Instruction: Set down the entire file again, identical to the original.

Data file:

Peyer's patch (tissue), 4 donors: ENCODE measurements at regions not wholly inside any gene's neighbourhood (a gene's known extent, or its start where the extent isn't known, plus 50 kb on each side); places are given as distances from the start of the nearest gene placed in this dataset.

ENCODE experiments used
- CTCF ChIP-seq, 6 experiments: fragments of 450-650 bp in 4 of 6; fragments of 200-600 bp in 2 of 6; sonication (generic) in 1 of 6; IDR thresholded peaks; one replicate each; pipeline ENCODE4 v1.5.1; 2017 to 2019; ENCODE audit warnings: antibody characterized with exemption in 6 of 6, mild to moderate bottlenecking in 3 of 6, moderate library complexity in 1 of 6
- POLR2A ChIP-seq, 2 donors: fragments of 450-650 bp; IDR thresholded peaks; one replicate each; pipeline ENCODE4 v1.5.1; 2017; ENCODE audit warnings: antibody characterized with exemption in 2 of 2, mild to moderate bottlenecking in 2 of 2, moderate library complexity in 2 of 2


Peyer's patch (tissue), 4 donors: ENCODE measurements at regions not wholly inside any gene's neighbourhood (a gene's known extent, or its start where the extent isn't known, plus 50 kb on each side); places are given as distances from the start of the nearest gene placed in this dataset.

ENCODE experiments used
- CTCF ChIP-seq, 6 experiments: fragments of 450-650 bp in 4 of 6; fragments of 200-600 bp in 2 of 6; sonication (generic) in 1 of 6; IDR thresholded peaks; one replicate each; pipeline ENCODE4 v1.5.1; 2017 to 2019; ENCODE audit warnings: antibody characterized with exemption in 6 of 6, mild to moderate bottlenecking in 3 of 6, moderate library complexity in 1 of 6
- POLR2A ChIP-seq, 2 donors: fragments of 450-650 bp; IDR thresholded peaks; one replicate each; pipeline ENCODE4 v1.5.1; 2017; ENCODE audit warnings: antibody characterized with exemption in 2 of 2, mild to moderate bottlenecking in 2 of 2, moderate library complexity in 2 of 2